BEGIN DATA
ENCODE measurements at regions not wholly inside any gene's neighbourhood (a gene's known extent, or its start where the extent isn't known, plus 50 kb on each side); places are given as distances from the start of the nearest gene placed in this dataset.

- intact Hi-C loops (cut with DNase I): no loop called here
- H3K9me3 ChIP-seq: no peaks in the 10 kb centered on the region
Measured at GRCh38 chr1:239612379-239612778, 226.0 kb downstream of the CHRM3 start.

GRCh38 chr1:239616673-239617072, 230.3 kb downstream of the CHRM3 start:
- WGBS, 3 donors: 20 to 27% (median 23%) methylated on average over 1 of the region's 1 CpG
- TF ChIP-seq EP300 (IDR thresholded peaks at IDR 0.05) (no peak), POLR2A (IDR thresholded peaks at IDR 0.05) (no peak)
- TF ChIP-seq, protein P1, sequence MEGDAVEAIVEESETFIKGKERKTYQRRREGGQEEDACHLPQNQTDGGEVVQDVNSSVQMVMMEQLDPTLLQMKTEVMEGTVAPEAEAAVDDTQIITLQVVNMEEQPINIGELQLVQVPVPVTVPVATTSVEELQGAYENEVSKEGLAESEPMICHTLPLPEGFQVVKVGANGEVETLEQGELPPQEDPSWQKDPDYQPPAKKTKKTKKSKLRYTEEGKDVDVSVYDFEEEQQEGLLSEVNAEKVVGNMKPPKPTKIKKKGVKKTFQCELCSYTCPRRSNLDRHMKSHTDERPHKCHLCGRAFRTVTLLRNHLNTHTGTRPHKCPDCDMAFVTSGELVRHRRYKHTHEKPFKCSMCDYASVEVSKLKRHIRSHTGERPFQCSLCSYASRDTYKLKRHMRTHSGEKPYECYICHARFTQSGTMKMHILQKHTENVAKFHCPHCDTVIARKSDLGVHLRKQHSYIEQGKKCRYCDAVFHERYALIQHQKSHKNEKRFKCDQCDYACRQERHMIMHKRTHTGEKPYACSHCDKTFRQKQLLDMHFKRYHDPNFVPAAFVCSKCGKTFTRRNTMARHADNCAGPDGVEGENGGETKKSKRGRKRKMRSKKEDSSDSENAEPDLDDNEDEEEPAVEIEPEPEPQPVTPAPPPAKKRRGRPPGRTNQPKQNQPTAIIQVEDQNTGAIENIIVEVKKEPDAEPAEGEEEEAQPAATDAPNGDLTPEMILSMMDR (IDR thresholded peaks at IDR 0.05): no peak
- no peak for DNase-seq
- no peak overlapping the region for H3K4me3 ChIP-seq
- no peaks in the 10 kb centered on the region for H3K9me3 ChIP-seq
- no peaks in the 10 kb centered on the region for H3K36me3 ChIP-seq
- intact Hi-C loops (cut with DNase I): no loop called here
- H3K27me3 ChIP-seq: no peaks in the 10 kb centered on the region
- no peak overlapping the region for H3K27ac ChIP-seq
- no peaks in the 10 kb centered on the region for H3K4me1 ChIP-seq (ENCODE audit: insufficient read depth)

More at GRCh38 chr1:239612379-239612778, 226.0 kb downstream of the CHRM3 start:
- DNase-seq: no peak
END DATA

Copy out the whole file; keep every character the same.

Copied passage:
ENCODE measurements at regions not wholly inside any gene's neighbourhood (a gene's known extent, or its start where the extent isn't known, plus 50 kb on each side); places are given as distances from the start of the nearest gene placed in this dataset.

- intact Hi-C loops (cut with DNase I): no loop called here
- H3K9me3 ChIP-seq: no peaks in the 10 kb centered on the region
Measured at GRCh38 chr1:239612379-239612778, 226.0 kb downstream of the CHRM3 start.

GRCh38 chr1:239616673-239617072, 230.3 kb downstream of the CHRM3 start:
- WGBS, 3 donors: 20 to 27% (median 23%) methylated on average over 1 of the region's 1 CpG
- TF ChIP-seq EP300 (IDR thresholded peaks at IDR 0.05) (no peak), POLR2A (IDR thresholded peaks at IDR 0.05) (no peak)
- TF ChIP-seq, protein P1, sequence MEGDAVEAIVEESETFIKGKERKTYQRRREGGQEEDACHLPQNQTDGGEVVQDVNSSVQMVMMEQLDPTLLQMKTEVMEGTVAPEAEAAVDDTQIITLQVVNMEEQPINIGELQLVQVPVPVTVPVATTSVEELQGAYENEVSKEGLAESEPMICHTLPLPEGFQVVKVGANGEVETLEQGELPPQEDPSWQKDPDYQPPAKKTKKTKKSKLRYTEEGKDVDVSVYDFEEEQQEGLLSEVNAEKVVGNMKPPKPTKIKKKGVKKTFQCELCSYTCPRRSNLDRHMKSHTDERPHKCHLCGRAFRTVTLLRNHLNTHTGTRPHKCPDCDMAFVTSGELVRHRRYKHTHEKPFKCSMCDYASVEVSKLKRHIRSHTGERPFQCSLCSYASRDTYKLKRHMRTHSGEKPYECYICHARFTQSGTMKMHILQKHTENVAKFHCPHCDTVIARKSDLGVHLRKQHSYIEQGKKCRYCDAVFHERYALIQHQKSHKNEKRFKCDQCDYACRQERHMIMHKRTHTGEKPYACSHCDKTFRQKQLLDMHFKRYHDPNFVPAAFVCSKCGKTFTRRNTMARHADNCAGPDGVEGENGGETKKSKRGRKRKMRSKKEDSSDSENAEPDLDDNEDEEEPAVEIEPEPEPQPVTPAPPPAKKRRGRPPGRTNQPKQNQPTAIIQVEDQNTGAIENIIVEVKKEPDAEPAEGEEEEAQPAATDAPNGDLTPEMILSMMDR (IDR thresholded peaks at IDR 0.05): no peak
- no peak for DNase-seq
- no peak overlapping the region for H3K4me3 ChIP-seq
- no peaks in the 10 kb centered on the region for H3K9me3 ChIP-seq
- no peaks in the 10 kb centered on the region for H3K36me3 ChIP-seq
- intact Hi-C loops (cut with DNase I): no loop called here
- H3K27me3 ChIP-seq: no peaks in the 10 kb centered on the region
- no peak overlapping the region for H3K27ac ChIP-seq
- no peaks in the 10 kb centered on the region for H3K4me1 ChIP-seq (ENCODE audit: insufficient read depth)

More at GRCh38 chr1:239612379-239612778, 226.0 kb downstream of the CHRM3 start:
- DNase-seq: no peak